TBY talks to Jabiri Kuwe Bakari, CEO of the e-Government Agency, on developing more effective government procedures through the use of new technology.

Jabiri Kuwe Bakari
Jabiri Kuwe Bakari is the CEO of the e-Government Agency. He previously lectured at the Faculty of Science and Environmental Studies of the Open University of Tanzania, and was Director of the Institute of Educational Technologies from 2007 to 2012, having worked with the University of Dar es Salaam Computing Center for over 10 years. He received his Bachelor’s degree in Computer Science at the University of Dar es Salaam and his Master’s degree in Data Communication from the Department of Electronic and Electrical Engineering at Sheffield University. He launched his career as a Systems Analyst and Programmer at the University of Dar es Salaam in 1996. He received his Doctorate in Computer and Systems Sciences from Stockholm University in 2007.

What role does the e-Government Agency play in Tanzania?

The e-Government Agency (eGA) is a semi-autonomous institution established under the President Office's of Public Services Management. It effectively became operational on April 1, 2012 with the mandate for the coordination, oversight, and provision of e-government initiatives and the enforcement of e-government standards for public institutions. We are there to ensure that the use of ICT enhances the delivery of public services in terms of improving service quality, broadening service availability, and innovating new types of services. We want to see the improved efficiency of government business processes that will enhance public service delivery. Ours is a newly established agency and I am its first CEO; I assumed the role in 2012. My first real task was to develop a strategic plan, within which we have six areas of attention. The first involves enhancing the capacity of public institutions to implement e-government initiatives wherein we are going to play a central role. We have to improve the capacity of ICT management within those departments, such that they can effectively manage, control and maintain ICT in their domains. We also want to facilitate efficient management of ICT within the government to foster a good relationship between the agency and other government departments. The second area concerns the improvement of public access to e-services. The opportunity of extending public services electronically and in particular by mobile phone will be achieved following the electronic enhancement of government business processes. We have placed a special focus on the mobile phone because the majority of Tanzanians don't have computers and live in rural areas. However, more than 26 million people now have access to mobile phones, and we think we can start with very basic public services in this manner. For example, if you go to a rural medicine dispensary and happen to receive poor services, then it should be possible for you to lodge a complaint—even from your mobile. As a citizen, you should be able to inform the government of the availability of medicine, problems related to education, water availability, and other services from your mobile phone. Integrity is our number one core value and innovation is the second. We want to be innovative such that we can make use of technology to extend services to citizens. We also want to make information on public services and possible online services available. We want to deliver basic information by text, which is made possible by mobile phones. The other area is the management of shared resources. When I began my tenure, there had been many silo-based initiatives; we had islands of information systems, but the systems did not talk to each other and there were many idle resources. We want to harmonize all of the systems and make them share the available resources wherever possible. Someone may have a mini-data center or a large server room, but they only use 1% of the capacity; within five years, most of the systems and hardware have reached the end of their lifespans and need replacement.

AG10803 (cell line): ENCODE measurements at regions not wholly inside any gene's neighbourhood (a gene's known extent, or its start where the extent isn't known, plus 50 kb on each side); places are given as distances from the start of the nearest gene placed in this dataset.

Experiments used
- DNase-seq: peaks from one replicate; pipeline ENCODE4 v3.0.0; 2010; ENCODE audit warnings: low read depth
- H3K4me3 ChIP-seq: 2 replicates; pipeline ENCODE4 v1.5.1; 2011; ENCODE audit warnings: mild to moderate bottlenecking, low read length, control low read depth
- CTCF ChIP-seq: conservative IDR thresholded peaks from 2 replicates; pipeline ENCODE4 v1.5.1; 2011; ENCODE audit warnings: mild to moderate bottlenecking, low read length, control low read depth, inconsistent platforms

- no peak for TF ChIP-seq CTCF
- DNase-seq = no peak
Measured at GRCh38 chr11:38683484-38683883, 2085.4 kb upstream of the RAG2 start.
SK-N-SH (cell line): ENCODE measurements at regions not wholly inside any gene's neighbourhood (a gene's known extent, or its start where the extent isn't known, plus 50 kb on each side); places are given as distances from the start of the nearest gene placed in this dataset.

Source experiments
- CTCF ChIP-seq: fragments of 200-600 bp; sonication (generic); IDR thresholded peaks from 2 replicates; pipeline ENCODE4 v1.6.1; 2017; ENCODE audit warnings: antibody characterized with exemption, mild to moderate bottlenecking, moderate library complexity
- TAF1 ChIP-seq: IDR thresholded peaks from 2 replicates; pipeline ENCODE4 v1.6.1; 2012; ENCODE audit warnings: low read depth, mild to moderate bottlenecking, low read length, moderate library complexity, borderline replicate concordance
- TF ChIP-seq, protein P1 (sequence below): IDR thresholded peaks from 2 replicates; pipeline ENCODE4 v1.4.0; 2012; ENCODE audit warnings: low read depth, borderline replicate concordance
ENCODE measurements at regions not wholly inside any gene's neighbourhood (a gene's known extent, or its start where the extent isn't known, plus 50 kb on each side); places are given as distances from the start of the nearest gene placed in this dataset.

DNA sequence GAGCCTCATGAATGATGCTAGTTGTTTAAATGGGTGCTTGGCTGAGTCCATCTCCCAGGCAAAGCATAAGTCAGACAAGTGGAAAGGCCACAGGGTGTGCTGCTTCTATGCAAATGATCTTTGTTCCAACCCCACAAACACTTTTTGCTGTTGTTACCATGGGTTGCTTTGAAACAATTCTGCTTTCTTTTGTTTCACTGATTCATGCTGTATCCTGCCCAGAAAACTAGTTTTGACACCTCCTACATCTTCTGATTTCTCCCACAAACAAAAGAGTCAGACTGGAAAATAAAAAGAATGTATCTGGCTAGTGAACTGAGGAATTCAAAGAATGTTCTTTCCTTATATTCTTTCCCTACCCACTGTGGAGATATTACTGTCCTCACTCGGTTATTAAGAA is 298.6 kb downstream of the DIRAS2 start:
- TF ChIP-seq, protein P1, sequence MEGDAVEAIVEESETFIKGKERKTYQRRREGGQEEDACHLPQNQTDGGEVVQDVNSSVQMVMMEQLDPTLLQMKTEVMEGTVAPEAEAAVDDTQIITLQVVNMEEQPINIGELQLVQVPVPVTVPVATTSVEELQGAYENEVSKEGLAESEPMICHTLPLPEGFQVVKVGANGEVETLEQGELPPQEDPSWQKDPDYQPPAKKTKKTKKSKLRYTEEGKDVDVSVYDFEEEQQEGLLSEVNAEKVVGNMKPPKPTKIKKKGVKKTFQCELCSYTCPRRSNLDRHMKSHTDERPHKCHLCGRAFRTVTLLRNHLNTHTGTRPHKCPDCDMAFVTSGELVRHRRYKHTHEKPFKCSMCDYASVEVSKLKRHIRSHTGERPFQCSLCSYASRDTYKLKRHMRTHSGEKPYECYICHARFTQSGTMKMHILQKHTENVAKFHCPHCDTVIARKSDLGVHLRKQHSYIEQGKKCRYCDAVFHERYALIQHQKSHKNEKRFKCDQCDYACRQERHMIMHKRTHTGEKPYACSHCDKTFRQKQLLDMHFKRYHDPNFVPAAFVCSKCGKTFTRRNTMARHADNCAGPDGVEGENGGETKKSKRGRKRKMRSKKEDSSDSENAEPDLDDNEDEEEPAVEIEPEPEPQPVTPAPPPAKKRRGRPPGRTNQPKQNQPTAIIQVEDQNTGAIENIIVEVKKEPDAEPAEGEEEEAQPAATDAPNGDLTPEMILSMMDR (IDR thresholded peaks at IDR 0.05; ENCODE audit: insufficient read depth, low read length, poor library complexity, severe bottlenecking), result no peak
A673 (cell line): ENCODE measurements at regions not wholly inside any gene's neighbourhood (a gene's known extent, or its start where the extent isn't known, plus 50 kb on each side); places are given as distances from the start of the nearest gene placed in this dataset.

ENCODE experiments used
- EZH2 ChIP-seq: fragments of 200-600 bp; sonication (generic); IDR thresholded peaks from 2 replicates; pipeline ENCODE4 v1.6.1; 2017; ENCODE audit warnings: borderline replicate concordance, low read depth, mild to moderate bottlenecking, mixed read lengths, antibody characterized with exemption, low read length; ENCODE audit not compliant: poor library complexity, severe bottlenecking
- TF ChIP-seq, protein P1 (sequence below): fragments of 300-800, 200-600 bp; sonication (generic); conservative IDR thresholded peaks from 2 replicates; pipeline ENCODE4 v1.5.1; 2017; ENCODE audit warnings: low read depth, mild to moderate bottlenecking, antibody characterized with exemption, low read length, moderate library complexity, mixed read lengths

How receptive are the government agencies to your goals?

Most of the public institutions have accepted eGA's goals positively, because these goals aim to provide services to public institutions by harmonizing shared public infrastructure, developing applications, implementing frameworks, and providing consultancy, advice, and technical support. We believe that through the enforcement of government ICT initiatives, public institutions will be able to increase their capacity to provide services to citizens (G2C), business communities (G2B), and employees (G2E), effectively. The institutions believe that eGA is there to solve e-government related problems, thereby saving government cost and time.